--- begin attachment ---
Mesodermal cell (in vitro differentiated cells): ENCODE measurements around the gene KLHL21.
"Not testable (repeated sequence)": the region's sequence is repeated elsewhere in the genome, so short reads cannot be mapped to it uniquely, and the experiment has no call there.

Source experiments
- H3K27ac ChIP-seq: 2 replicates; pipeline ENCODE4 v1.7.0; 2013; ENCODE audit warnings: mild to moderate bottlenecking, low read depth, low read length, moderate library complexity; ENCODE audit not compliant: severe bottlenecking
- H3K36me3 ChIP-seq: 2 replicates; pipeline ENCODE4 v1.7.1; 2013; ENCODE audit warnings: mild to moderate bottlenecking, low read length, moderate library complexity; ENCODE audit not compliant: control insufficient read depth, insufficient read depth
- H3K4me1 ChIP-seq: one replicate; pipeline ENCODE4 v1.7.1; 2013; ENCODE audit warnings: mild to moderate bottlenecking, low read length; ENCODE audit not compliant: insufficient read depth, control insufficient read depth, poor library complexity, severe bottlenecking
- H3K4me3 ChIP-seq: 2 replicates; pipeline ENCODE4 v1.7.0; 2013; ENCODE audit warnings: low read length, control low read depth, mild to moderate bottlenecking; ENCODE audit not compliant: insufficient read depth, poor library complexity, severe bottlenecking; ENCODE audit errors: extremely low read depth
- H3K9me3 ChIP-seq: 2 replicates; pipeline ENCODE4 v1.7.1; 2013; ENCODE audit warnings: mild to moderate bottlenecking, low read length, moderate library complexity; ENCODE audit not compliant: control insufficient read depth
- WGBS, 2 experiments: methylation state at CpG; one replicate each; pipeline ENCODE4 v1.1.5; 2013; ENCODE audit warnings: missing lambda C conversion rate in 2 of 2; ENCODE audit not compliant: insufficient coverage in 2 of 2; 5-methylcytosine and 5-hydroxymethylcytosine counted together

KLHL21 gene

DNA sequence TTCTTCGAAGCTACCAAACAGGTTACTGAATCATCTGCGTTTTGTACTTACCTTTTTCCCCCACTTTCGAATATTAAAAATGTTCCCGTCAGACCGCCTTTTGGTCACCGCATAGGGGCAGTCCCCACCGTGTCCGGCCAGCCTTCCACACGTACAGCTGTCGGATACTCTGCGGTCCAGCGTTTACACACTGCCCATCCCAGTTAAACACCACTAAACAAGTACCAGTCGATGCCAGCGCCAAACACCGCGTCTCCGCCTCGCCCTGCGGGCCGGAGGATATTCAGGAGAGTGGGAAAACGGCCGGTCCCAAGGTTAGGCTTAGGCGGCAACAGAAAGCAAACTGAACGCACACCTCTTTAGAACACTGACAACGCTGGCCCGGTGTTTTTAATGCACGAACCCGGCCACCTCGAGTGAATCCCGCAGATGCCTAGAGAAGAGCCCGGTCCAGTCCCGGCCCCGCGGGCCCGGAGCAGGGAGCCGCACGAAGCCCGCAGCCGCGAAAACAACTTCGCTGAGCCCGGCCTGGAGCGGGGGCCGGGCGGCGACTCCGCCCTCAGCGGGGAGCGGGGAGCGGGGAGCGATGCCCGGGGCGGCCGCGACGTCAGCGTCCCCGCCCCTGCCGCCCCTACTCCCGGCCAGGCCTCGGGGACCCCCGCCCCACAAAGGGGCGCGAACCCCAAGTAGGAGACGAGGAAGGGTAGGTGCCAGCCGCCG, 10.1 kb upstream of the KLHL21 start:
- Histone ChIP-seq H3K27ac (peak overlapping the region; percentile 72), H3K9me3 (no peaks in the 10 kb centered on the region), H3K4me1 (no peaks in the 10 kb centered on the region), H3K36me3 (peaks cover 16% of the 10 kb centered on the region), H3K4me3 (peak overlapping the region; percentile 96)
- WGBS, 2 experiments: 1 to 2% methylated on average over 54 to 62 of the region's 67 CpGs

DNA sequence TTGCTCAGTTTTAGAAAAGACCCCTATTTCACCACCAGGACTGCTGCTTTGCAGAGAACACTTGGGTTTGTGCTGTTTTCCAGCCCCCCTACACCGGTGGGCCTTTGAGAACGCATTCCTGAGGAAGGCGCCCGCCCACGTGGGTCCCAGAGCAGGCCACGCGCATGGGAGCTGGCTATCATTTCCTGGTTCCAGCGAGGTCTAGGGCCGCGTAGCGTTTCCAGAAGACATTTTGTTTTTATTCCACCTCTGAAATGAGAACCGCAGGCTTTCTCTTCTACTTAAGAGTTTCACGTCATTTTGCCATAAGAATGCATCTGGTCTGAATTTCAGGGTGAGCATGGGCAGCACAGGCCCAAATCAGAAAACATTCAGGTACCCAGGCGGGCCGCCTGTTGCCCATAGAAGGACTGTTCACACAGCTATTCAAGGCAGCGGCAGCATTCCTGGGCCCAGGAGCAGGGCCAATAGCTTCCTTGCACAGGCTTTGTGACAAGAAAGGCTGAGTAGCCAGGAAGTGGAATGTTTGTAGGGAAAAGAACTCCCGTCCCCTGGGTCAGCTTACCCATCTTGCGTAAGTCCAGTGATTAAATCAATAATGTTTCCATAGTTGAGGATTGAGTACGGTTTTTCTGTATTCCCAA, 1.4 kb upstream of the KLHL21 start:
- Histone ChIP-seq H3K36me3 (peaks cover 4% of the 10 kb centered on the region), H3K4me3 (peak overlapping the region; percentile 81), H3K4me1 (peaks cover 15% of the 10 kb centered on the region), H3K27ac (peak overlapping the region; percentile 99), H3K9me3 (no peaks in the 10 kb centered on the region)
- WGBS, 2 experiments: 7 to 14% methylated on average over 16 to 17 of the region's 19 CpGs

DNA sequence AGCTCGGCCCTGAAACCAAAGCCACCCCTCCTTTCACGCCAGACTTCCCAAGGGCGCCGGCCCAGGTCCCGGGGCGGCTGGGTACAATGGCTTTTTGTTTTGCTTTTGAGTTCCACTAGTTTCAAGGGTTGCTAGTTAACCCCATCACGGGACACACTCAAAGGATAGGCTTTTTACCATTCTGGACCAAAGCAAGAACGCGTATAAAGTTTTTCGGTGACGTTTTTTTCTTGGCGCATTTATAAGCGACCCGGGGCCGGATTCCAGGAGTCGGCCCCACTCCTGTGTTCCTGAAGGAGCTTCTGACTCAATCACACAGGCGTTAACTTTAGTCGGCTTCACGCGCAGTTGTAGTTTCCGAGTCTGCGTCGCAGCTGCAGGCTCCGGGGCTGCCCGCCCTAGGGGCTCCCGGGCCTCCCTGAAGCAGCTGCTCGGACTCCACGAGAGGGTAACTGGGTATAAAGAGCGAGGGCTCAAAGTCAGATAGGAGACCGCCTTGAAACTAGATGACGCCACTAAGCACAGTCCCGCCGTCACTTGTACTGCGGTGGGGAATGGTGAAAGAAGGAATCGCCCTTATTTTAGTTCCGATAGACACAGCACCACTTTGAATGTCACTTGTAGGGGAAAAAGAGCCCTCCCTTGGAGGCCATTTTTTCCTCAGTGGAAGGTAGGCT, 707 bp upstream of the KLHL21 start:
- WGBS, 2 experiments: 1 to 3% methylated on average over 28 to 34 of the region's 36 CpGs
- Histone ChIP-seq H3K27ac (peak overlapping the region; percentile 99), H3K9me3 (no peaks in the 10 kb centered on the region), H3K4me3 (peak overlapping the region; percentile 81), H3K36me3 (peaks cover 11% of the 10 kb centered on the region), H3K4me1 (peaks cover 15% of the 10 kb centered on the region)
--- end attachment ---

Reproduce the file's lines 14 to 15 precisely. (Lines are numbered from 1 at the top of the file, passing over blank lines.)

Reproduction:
DNA sequence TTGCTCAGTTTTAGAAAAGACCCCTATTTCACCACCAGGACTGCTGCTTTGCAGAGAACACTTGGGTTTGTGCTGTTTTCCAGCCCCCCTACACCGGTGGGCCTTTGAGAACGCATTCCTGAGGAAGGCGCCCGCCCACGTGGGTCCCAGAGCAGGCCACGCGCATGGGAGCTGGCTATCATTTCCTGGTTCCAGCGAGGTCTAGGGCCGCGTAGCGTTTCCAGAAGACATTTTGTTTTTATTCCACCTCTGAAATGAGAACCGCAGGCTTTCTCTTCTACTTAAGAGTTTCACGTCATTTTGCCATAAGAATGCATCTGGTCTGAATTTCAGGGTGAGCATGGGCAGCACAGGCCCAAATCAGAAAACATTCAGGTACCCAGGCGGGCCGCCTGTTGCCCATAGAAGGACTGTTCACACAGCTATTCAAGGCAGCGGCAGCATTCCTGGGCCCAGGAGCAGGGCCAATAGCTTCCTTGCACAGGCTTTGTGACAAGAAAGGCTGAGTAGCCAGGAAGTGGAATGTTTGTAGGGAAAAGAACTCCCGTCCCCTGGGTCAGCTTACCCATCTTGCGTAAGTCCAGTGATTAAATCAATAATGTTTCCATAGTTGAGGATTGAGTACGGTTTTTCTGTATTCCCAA, 1.4 kb upstream of the KLHL21 start:
- Histone ChIP-seq H3K36me3 (peaks cover 4% of the 10 kb centered on the region), H3K4me3 (peak overlapping the region; percentile 81), H3K4me1 (peaks cover 15% of the 10 kb centered on the region), H3K27ac (peak overlapping the region; percentile 99), H3K9me3 (no peaks in the 10 kb centered on the region)